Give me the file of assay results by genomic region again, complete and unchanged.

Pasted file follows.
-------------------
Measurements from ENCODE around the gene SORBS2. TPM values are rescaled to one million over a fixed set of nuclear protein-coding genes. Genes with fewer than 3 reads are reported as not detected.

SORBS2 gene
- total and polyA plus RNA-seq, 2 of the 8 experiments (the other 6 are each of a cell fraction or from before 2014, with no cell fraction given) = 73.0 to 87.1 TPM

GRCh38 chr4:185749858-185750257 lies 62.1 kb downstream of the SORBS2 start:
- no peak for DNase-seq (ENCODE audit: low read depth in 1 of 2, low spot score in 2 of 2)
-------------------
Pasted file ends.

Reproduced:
Measurements from ENCODE around the gene SORBS2. TPM values are rescaled to one million over a fixed set of nuclear protein-coding genes. Genes with fewer than 3 reads are reported as not detected.

SORBS2 gene
- total and polyA plus RNA-seq, 2 of the 8 experiments (the other 6 are each of a cell fraction or from before 2014, with no cell fraction given) = 73.0 to 87.1 TPM

GRCh38 chr4:185749858-185750257 lies 62.1 kb downstream of the SORBS2 start:
- no peak for DNase-seq (ENCODE audit: low read depth in 1 of 2, low spot score in 2 of 2)